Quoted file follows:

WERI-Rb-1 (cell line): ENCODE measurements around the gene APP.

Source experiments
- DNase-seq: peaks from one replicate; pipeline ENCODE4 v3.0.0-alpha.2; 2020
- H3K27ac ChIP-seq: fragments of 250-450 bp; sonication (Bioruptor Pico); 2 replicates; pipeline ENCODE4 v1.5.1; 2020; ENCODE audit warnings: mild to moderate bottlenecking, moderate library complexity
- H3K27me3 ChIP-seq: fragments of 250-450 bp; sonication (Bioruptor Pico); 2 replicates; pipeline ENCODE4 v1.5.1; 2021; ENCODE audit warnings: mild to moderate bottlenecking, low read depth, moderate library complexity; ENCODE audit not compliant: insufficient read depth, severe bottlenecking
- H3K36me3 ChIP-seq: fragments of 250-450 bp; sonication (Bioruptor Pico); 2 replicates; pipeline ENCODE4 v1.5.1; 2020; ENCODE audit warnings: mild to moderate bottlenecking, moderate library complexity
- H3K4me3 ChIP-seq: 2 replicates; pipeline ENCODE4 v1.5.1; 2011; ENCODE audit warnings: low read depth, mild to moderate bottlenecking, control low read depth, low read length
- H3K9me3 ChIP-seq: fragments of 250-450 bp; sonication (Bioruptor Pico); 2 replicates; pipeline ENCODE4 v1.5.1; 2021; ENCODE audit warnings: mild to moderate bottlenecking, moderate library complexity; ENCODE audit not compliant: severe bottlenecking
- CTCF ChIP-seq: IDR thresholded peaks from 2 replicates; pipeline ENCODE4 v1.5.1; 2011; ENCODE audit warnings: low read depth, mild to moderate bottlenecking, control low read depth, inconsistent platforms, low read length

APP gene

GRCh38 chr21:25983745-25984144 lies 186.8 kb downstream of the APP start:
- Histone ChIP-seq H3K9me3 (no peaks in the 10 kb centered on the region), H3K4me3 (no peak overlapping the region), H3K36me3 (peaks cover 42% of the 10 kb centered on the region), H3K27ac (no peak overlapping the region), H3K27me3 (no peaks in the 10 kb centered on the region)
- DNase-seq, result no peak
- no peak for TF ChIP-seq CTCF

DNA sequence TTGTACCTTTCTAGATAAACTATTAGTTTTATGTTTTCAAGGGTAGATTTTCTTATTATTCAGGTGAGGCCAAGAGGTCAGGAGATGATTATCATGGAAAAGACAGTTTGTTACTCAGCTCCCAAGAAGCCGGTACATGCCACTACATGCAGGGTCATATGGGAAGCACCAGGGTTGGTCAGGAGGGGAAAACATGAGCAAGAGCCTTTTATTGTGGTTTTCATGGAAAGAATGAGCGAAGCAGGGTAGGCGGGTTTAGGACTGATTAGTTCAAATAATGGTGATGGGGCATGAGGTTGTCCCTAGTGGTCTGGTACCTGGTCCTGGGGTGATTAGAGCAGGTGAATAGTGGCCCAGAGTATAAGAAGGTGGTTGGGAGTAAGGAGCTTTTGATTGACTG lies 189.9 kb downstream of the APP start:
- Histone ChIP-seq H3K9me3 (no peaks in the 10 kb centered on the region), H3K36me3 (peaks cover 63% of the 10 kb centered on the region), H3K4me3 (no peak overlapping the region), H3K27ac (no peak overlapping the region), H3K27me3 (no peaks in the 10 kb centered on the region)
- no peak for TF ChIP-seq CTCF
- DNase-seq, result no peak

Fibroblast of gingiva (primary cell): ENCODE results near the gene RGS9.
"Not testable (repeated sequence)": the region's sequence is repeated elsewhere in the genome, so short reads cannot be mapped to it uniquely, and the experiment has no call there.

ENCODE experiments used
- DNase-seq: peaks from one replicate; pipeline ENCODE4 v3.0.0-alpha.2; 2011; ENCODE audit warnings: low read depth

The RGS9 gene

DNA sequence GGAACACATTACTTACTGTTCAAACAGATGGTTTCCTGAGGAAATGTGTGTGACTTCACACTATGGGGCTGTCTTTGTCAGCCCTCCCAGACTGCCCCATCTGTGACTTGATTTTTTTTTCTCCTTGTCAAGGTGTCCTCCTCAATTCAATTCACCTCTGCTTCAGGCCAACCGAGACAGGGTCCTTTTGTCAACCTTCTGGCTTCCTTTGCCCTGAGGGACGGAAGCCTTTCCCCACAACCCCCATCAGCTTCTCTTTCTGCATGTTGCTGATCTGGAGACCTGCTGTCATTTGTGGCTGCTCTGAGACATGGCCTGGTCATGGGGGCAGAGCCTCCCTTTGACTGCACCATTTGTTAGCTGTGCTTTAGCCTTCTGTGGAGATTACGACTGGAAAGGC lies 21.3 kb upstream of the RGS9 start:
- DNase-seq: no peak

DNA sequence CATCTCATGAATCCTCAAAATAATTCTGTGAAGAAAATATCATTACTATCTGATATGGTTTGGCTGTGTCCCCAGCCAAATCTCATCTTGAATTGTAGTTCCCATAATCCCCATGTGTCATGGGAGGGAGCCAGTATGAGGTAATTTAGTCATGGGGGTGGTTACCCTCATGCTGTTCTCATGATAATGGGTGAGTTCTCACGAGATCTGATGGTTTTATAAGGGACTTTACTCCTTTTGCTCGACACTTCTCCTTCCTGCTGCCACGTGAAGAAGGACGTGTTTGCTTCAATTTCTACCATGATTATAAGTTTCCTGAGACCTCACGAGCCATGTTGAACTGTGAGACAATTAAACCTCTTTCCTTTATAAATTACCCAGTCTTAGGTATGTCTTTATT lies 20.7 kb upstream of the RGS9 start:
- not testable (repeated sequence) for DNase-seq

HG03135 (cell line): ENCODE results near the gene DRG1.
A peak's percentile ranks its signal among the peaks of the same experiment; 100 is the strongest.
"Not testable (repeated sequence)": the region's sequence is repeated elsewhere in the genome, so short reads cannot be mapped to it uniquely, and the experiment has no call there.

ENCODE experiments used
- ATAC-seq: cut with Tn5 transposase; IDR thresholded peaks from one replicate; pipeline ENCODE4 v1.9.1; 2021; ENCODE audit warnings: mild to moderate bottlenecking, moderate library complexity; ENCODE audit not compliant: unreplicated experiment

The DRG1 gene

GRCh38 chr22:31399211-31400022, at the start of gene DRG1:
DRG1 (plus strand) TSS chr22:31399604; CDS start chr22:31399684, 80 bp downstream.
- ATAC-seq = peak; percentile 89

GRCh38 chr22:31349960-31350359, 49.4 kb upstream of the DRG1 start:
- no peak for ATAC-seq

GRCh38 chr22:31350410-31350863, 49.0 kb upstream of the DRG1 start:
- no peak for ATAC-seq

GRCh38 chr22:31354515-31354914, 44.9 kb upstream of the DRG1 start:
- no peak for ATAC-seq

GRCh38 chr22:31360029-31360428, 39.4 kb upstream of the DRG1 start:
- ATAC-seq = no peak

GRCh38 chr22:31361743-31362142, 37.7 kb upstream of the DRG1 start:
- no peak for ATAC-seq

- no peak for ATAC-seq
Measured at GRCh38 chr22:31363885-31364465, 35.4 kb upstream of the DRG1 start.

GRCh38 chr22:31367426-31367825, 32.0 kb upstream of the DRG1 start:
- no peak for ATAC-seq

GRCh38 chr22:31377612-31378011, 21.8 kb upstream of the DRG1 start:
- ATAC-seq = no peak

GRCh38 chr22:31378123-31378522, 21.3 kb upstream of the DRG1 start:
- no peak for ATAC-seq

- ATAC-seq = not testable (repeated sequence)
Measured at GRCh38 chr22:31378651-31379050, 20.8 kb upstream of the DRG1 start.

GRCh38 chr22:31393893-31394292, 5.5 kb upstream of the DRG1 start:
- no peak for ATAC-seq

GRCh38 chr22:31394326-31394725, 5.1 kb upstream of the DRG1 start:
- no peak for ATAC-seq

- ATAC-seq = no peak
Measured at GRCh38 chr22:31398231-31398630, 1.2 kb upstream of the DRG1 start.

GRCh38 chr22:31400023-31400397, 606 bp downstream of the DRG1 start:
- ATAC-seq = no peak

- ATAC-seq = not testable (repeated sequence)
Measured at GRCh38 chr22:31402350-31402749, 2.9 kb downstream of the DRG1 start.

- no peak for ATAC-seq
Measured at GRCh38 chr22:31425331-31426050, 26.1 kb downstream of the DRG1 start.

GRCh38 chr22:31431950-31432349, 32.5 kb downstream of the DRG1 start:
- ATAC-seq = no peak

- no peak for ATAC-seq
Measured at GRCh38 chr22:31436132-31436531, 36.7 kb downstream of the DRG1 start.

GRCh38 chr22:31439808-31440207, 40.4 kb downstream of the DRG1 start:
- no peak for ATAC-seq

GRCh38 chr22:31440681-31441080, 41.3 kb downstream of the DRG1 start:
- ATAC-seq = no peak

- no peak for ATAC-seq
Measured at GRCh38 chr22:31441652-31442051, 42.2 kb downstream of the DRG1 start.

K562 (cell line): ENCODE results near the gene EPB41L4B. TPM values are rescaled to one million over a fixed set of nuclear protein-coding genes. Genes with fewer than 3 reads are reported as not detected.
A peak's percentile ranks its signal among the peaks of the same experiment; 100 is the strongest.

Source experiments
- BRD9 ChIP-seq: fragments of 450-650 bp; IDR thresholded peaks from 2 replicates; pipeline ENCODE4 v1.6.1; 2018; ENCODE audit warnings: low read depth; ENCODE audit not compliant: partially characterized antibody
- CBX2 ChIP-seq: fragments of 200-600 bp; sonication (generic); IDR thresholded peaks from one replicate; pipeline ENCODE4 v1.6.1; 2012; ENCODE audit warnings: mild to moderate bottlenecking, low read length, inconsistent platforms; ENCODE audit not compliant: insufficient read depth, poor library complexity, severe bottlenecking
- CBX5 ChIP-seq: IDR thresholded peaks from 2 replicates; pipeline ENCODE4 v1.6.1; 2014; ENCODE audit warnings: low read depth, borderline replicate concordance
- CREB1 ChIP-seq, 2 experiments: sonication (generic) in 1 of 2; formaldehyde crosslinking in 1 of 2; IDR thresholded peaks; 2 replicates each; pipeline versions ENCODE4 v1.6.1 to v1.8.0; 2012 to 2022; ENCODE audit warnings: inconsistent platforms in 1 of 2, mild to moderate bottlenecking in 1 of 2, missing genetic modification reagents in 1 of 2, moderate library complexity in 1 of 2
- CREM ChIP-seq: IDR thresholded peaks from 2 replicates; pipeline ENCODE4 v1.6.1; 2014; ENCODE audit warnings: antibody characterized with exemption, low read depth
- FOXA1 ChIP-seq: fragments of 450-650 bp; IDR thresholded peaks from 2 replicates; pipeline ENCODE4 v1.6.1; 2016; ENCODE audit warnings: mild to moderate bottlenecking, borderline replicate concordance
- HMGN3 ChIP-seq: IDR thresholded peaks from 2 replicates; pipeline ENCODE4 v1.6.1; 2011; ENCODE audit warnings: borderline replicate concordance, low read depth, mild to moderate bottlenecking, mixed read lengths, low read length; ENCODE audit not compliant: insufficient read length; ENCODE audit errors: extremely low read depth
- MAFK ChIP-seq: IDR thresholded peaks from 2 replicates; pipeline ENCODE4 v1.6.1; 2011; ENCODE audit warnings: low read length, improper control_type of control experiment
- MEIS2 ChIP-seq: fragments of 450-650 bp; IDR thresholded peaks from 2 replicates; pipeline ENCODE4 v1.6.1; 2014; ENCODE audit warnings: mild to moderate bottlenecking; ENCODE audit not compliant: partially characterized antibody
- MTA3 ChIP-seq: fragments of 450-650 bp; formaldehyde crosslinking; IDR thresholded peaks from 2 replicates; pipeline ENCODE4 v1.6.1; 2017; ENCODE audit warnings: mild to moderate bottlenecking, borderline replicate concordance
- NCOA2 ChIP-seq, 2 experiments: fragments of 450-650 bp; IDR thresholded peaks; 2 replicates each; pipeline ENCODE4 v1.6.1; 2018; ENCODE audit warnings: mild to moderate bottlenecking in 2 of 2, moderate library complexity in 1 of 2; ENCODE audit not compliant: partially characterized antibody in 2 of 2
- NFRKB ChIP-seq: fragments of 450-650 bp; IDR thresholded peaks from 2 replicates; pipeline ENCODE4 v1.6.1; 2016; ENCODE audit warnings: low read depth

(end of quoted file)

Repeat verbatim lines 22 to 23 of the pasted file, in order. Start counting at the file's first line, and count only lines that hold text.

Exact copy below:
- DNase-seq: peaks from one replicate; pipeline ENCODE4 v3.0.0-alpha.2; 2011; ENCODE audit warnings: low read depth

The RGS9 gene